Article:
Penalty for builder but no demolition
Demolition of a high-rise apartment building, illegally raised in a city, is not the only answer to the problem as it would affect a large number of middle class buyers. Heavy penalty on the developer is one remedy, according to the Supreme Court. It imposed Rs 1 billion or 10 per cent of the project cost as penalty on a Pune builder, along with other levies, in the case, Goel Ganga Developers India Ltd vs Union of India. “Normally this court is loathe to legalise illegal constructions but in the present case, we have no option but to do so,” the court said. The judgment set a high interest because of the “totally intransigent and unapologetic behaviour” of the developer The judgment set a high interest because of the “totally intransigent and unapologetic behaviour” of the developer. While allowing occupation of the flats already constructed, the court stopped all further constructions and ordered the developer to return the money collected from prospective buyers with 9 per cent interest. The court rejected the plea for calculating damages on the principle of the carbon footprint as it did not want to introduce a new principle when it lacked the required scientific expertise. The court upheld the fine imposed on the Pune Municipal Corporation and its officials for colluding with the builder. It called for an inquiry report into officials’ role, especially the conduct of the principal secretary of environment, the Government of Maharashtra.
Insurer cannot allege negligence
The Supreme Court has underlined that an insurance company cannot raise the issue of negligence by a road accident victim when Section 163A of the Motor Vehicles Act is invoked. This provision enables the victim and dependents to get speedy relief without going into the fault of the drivers of the vehicles involved. The compensation is decided on the basis of a structured formula appended to the Act. In this case, Shivaji vs United India Insurance, the driver died in the accident and his dependents moved the tribunal. It directed the insurance company to pay the compensation. The insurer moved the Karnataka High Court contending the driver caused the accident. It ruled that since the deceased driver was at fault, his parents were not entitled to the damages. Reversing the finding on the basis of precedents, the Supreme Court stated that accepting the insurer’s argument of the negligence of the driver would go against the legislative intent, which is to provide quick relief to the dependents instead of taking a long route to decide who was at fault. Section 166 deals with fair compensation after assessing all factors, including contributory negligence.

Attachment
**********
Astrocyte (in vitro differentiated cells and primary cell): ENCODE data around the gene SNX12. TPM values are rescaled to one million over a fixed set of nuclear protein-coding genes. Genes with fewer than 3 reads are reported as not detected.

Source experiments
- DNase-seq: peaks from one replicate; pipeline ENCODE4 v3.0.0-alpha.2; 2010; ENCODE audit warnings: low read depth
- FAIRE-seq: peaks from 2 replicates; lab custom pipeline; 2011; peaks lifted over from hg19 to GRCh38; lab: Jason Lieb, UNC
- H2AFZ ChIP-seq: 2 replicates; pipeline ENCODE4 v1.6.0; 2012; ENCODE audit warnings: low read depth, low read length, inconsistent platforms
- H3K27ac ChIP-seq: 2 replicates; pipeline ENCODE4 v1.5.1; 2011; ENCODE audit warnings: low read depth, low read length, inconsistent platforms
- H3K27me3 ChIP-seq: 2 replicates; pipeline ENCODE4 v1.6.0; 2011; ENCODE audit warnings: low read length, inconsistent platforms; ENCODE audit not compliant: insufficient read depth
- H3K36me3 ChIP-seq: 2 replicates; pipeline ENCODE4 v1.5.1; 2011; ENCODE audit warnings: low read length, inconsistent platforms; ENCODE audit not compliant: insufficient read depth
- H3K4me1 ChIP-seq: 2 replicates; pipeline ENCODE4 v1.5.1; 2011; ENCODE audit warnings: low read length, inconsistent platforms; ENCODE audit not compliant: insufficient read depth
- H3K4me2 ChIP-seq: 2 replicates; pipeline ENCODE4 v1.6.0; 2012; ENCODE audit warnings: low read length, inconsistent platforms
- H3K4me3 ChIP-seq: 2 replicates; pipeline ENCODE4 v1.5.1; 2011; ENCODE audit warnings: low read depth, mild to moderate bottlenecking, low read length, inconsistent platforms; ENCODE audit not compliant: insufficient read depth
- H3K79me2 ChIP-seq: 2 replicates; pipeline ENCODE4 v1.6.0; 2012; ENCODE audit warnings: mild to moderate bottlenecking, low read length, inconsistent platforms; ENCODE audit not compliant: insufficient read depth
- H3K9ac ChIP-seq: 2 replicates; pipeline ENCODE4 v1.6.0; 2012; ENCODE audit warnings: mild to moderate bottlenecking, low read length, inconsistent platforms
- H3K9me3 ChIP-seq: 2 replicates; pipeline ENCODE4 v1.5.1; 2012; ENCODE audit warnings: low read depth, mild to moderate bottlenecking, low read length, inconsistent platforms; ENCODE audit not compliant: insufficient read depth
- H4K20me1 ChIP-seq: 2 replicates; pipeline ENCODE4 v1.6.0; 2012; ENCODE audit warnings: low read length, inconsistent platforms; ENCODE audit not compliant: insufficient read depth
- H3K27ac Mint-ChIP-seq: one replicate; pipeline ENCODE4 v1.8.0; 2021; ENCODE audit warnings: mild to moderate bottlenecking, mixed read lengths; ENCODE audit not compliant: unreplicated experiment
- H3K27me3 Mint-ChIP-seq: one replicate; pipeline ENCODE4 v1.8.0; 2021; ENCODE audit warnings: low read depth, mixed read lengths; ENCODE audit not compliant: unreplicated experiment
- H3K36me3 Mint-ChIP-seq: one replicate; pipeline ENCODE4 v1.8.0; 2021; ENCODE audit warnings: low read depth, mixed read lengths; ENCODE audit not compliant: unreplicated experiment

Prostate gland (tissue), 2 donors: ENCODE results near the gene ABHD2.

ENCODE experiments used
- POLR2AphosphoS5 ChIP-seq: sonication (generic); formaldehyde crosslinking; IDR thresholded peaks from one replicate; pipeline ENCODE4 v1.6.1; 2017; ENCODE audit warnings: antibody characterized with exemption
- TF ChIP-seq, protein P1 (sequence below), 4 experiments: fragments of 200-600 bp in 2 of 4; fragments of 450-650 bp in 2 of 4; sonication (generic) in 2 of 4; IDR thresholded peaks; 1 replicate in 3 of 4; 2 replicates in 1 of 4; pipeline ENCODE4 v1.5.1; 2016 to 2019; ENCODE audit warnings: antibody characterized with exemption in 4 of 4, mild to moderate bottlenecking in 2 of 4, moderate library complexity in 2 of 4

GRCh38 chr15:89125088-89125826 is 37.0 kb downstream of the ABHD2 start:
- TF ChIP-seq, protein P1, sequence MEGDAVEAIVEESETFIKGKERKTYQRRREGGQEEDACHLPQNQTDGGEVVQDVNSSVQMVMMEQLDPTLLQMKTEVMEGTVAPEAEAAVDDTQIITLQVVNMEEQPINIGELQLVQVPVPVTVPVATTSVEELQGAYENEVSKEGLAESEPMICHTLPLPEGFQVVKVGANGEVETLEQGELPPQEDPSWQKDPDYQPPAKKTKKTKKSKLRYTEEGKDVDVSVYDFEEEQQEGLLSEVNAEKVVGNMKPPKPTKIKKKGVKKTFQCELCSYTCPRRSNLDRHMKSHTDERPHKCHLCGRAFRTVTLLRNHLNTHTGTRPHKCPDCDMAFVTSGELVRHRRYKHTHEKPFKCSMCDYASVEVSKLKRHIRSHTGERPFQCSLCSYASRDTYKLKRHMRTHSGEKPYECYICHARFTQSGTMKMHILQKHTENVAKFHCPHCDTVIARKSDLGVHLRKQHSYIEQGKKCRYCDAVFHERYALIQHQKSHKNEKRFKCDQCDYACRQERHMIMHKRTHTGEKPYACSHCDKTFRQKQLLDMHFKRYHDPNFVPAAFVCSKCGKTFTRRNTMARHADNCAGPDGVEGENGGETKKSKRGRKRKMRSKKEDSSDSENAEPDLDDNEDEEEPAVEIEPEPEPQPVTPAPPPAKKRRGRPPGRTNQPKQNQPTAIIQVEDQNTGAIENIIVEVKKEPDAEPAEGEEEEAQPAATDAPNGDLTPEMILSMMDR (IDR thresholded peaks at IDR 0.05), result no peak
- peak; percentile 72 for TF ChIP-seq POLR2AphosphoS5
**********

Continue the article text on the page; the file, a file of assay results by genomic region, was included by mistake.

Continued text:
Arbitration exempted in contract
The question whether there was an arbitration clause in the agreement came up again in the Supreme Court last week and it allowed the appeal of United India Insurance Company against the order of the Madras High Court appointing a retired judge in the dispute between the insurer and Hyundai Engineering and Construction Ltd. The dispute arose when there was a serious accident during the construction of a bridge over the Chambal river. The insurer repudiated the claim of the contracting company based on two enquiry reports and the communications between the parties. The contractor moved the high court for arbitration. The high court examined the communications and the terms of the “all risk insurance policy” and referred the dispute to arbitration. However, on appeal, the Supreme Court ruled that the case involved was within the non-arbitrable exception provided in the agreement. According to the agreement, if the insurer repudiates the claim, the dispute cannot be referred to arbitration. Hyundai was thus allowed to take recourse to a civil suit.